Trailer for The Pākalā Kids, directed by Gavin Arucan.

Recent graduates from the University of Hawaiʻi at Mānoa Academy of Creative Media (ACM) will present screenings of their short films at the 2021 Hawaiʻi Book and Music Festival this fall. The virtual event will give audiences a glimpse of their animated works that range from traditional Hawaiian moʻolelo (stories) to a film about two Kauaʻi kids on the run to Waimea Canyon.

Woman smiling
Promotional image for Briana Smith’s Welcome to the Lanes

ACM alumni Briana Smith, Kalilinoe Detwiler and Gavin Arucan, who is now a lecturer at the academy, will be featured in a panel, Innovation Future—Academy for Creative Media Animation and Video Showcase, on October 7 at 4 p.m. The livestream event is open to the public. (Register online)

Laura Margulies, an assistant professor at ACM, known for creating hand-painted animated films, will moderate the online panel session.

“It is most gratifying to have our ACM filmmakers in the spotlight,” Marguiles exclaimed. “They have worked hard to make engaging films that address their unique perspectives and cultures while also invoking the universal.”

After the screenings, the filmmakers will be on hand for a question and answer session.

“At the Academy for Creative Media, we seek to empower students to tell their own, original and authentic stories, especially those of Hawaiʻi, Asia and the Pacific which are at the heart of ACM‘s mission. The overall goal of our program is to nourish the individual voices and talent of our students so they can be successful in the film and television industries both on our island home and beyond,” said Lisette Flanary, an associate professor at ACM.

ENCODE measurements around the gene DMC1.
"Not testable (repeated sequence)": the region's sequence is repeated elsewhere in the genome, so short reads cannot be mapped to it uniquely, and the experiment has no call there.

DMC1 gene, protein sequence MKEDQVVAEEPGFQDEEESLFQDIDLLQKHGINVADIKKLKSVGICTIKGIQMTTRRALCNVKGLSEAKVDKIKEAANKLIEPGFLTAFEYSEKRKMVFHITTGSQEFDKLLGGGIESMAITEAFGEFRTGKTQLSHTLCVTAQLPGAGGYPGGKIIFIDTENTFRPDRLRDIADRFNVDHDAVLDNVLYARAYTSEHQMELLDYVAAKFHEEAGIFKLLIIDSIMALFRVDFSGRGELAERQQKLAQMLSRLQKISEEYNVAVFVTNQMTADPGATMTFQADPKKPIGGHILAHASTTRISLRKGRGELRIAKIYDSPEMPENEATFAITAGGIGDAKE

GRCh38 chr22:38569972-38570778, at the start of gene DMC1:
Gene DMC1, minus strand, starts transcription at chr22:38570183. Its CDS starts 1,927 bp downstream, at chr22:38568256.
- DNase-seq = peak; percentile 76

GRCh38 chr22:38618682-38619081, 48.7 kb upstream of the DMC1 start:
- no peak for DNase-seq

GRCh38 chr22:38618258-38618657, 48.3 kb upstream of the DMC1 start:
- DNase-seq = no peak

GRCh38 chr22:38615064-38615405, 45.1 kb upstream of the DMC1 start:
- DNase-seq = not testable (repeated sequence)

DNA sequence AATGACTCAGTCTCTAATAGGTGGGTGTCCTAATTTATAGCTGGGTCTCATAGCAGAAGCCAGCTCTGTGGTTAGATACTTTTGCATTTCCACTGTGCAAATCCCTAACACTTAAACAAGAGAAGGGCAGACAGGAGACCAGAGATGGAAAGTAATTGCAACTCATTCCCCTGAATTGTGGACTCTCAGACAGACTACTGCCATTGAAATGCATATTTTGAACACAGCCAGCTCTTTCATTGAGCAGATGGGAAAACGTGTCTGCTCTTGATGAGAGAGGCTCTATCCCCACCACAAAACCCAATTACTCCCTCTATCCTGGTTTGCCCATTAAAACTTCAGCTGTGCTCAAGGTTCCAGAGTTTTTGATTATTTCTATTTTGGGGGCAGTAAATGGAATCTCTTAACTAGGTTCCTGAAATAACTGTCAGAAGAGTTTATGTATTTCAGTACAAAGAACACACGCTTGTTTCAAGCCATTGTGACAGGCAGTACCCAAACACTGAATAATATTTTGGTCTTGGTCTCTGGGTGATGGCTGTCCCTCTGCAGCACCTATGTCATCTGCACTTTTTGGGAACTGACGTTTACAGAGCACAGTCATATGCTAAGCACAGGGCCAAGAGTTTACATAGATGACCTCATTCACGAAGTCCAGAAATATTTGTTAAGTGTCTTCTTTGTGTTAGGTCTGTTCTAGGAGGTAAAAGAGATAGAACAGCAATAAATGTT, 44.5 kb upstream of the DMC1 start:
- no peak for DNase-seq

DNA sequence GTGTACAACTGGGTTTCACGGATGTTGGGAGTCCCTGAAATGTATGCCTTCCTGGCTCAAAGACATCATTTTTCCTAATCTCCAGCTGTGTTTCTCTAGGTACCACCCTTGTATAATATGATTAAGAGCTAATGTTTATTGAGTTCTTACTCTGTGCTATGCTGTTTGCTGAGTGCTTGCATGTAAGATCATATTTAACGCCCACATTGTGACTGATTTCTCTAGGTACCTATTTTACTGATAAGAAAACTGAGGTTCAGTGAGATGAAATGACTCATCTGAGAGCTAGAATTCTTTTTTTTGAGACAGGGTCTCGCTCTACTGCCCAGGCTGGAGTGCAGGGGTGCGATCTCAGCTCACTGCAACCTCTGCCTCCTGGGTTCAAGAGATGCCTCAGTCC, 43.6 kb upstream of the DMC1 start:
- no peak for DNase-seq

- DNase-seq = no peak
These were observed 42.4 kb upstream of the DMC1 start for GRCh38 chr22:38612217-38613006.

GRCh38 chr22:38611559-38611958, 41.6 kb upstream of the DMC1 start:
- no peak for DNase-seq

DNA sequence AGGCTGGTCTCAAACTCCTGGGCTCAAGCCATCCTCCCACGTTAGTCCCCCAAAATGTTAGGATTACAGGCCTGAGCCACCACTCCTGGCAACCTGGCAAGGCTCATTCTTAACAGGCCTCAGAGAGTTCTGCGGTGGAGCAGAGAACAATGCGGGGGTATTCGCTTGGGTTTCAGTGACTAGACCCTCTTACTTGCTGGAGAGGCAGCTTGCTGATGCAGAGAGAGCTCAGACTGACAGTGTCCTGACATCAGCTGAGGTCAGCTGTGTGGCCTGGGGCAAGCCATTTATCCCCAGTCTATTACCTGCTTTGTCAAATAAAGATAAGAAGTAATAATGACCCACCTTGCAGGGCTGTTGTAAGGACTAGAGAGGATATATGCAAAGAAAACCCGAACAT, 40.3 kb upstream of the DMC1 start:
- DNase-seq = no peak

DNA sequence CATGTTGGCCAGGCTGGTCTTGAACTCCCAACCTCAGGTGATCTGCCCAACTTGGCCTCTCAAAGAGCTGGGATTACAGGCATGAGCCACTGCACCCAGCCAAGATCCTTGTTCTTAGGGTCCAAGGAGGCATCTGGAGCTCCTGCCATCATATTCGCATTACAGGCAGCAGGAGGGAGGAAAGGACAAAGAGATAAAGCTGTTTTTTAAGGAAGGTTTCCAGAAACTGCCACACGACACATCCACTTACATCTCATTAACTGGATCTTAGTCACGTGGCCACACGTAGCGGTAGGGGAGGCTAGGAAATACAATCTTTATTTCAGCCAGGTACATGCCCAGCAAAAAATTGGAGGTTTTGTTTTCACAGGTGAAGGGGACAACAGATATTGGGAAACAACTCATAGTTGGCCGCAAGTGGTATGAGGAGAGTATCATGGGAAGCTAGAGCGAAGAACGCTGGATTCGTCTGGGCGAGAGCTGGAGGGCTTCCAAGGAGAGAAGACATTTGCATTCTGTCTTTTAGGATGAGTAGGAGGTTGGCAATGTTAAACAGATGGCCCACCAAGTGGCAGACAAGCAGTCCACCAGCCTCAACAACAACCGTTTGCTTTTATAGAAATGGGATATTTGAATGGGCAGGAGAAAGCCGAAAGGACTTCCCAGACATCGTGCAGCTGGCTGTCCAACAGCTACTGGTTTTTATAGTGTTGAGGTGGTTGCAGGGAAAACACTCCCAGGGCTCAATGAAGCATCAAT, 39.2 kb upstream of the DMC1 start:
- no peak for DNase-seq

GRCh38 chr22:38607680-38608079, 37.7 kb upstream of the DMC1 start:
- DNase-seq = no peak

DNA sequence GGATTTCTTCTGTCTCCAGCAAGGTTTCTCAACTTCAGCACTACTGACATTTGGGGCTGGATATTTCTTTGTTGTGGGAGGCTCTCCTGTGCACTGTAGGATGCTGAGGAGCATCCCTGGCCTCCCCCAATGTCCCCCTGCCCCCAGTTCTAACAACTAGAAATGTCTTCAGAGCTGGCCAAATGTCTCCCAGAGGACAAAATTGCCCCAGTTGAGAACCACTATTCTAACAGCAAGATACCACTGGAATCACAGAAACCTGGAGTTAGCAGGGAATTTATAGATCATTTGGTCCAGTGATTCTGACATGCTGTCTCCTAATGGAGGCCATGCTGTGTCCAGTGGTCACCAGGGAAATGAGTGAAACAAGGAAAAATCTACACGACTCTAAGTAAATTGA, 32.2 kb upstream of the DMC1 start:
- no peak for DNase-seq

More about the filmmakers

Girl standing in front of the sky
Still from The Pākalā Kids

Arucan currently storyboards on the web series, Helluva Boss and has directed several animated short films, including The Pākalā Kids, Pua Warriors and Sina Ma Tinirau.

Smith co-directed a film that was featured at the Hawaiʻi International Film Festival, and directed a film screened in Shanghai, China through the UH SMART Scholarship Program. In the summer of 2020, she completed a second documentary. She also directed the film, Welcome to the Lanes, about a woman who runs a program for special needs young adults at Pali Lanes in Windward Oʻahu.

As a kanaka artist and scholar, Detwiler explores paths of cultural perseverance by expressing ancestral knowledge in the present through animation and creative writing. She animates Hawaiian moʻolelo for Indigenous productions.

Additional information can be found at the Hawaiʻi Book and Music Festival website.

This event is an example of UH Mānoa’s goals of Enhancing Student Success (PDF), Becoming a Native Hawaiian Place of Learning (PDF), two of four goals identified in the 2015–25 Strategic Plan (PDF), updated in December 2020.